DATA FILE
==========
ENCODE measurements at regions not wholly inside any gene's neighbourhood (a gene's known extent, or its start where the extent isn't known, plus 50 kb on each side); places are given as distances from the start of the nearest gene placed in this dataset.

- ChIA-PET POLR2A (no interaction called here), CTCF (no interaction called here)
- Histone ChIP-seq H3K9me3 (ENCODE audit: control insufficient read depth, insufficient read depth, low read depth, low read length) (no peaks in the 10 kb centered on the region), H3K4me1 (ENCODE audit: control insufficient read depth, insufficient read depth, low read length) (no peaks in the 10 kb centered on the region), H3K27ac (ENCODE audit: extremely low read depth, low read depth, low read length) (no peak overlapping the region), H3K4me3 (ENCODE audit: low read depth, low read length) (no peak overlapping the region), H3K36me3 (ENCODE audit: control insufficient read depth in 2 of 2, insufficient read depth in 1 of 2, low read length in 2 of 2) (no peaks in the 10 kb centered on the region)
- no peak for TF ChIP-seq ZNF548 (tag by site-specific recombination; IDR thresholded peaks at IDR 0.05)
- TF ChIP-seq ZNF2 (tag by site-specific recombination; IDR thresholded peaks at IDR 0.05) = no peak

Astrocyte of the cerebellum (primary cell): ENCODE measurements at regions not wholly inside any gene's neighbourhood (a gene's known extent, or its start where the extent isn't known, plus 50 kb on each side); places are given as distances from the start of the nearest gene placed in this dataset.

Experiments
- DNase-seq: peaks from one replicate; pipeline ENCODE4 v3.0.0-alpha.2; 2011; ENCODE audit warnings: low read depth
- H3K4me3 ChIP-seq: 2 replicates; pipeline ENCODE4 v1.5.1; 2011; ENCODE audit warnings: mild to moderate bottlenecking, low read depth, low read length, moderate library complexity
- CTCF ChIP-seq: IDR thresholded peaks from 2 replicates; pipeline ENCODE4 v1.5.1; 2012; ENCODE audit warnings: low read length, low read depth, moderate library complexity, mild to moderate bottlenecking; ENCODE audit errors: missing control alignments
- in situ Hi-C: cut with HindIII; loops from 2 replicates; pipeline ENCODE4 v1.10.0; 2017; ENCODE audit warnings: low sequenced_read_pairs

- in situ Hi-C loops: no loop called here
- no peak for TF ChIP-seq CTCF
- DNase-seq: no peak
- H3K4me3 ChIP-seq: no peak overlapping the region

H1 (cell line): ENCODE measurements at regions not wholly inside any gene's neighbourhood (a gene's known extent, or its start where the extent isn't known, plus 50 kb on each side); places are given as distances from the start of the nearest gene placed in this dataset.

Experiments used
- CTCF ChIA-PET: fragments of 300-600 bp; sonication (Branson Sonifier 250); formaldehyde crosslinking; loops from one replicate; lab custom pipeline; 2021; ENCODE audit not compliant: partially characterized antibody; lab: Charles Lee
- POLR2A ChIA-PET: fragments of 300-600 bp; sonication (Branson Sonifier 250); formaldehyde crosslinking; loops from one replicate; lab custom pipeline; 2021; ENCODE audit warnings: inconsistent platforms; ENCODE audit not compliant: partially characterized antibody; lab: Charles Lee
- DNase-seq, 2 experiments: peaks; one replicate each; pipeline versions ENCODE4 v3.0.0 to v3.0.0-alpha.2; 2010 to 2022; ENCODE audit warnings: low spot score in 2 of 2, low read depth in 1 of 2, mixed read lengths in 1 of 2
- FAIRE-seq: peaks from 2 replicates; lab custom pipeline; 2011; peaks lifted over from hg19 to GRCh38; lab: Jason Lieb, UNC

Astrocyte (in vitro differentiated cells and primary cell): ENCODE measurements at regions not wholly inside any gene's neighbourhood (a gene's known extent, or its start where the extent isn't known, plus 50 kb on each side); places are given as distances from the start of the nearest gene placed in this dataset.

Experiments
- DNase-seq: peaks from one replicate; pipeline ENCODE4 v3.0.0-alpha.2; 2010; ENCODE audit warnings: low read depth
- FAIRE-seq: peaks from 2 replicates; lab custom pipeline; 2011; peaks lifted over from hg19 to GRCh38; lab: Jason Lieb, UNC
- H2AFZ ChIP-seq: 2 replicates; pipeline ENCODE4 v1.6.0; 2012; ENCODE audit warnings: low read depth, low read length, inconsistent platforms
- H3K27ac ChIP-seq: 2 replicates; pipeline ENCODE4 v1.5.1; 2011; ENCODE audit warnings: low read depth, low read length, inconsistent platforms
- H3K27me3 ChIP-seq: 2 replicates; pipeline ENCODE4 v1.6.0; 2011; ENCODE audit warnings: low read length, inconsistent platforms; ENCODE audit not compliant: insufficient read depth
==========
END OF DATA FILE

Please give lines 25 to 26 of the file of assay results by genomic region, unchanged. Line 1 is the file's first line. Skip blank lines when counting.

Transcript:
- FAIRE-seq: peaks from 2 replicates; lab custom pipeline; 2011; peaks lifted over from hg19 to GRCh38; lab: Jason Lieb, UNC
- H2AFZ ChIP-seq: 2 replicates; pipeline ENCODE4 v1.6.0; 2012; ENCODE audit warnings: low read depth, low read length, inconsistent platforms